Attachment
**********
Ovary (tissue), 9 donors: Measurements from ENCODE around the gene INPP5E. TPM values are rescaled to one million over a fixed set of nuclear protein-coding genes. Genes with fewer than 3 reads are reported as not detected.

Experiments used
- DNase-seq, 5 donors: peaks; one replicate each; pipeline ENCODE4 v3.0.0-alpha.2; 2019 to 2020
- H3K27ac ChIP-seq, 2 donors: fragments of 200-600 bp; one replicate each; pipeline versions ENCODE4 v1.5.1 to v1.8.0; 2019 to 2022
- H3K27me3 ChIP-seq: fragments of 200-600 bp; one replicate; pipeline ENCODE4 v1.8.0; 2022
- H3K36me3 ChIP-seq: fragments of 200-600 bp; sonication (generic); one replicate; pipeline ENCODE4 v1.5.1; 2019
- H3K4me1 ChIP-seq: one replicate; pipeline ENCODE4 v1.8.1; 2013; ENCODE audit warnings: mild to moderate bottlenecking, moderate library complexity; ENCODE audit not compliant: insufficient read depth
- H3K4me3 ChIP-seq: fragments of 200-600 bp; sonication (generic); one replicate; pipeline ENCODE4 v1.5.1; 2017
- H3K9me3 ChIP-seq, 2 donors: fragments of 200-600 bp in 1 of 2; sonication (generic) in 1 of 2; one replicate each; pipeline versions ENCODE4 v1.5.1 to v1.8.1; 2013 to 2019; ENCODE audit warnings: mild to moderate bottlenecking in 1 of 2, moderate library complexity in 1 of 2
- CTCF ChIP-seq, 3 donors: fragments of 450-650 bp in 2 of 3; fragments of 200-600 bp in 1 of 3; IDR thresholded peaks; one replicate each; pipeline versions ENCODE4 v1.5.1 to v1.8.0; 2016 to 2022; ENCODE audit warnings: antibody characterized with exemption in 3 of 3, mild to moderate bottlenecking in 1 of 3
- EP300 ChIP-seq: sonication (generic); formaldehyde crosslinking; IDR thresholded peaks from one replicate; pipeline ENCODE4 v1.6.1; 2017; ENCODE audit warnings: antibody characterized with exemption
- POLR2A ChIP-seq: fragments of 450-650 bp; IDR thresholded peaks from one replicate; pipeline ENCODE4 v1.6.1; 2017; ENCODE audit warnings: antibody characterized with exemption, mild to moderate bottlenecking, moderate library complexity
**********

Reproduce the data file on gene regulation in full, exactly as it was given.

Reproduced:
Ovary (tissue), 9 donors: Measurements from ENCODE around the gene INPP5E. TPM values are rescaled to one million over a fixed set of nuclear protein-coding genes. Genes with fewer than 3 reads are reported as not detected.

Experiments used
- DNase-seq, 5 donors: peaks; one replicate each; pipeline ENCODE4 v3.0.0-alpha.2; 2019 to 2020
- H3K27ac ChIP-seq, 2 donors: fragments of 200-600 bp; one replicate each; pipeline versions ENCODE4 v1.5.1 to v1.8.0; 2019 to 2022
- H3K27me3 ChIP-seq: fragments of 200-600 bp; one replicate; pipeline ENCODE4 v1.8.0; 2022
- H3K36me3 ChIP-seq: fragments of 200-600 bp; sonication (generic); one replicate; pipeline ENCODE4 v1.5.1; 2019
- H3K4me1 ChIP-seq: one replicate; pipeline ENCODE4 v1.8.1; 2013; ENCODE audit warnings: mild to moderate bottlenecking, moderate library complexity; ENCODE audit not compliant: insufficient read depth
- H3K4me3 ChIP-seq: fragments of 200-600 bp; sonication (generic); one replicate; pipeline ENCODE4 v1.5.1; 2017
- H3K9me3 ChIP-seq, 2 donors: fragments of 200-600 bp in 1 of 2; sonication (generic) in 1 of 2; one replicate each; pipeline versions ENCODE4 v1.5.1 to v1.8.1; 2013 to 2019; ENCODE audit warnings: mild to moderate bottlenecking in 1 of 2, moderate library complexity in 1 of 2
- CTCF ChIP-seq, 3 donors: fragments of 450-650 bp in 2 of 3; fragments of 200-600 bp in 1 of 3; IDR thresholded peaks; one replicate each; pipeline versions ENCODE4 v1.5.1 to v1.8.0; 2016 to 2022; ENCODE audit warnings: antibody characterized with exemption in 3 of 3, mild to moderate bottlenecking in 1 of 3
- EP300 ChIP-seq: sonication (generic); formaldehyde crosslinking; IDR thresholded peaks from one replicate; pipeline ENCODE4 v1.6.1; 2017; ENCODE audit warnings: antibody characterized with exemption
- POLR2A ChIP-seq: fragments of 450-650 bp; IDR thresholded peaks from one replicate; pipeline ENCODE4 v1.6.1; 2017; ENCODE audit warnings: antibody characterized with exemption, mild to moderate bottlenecking, moderate library complexity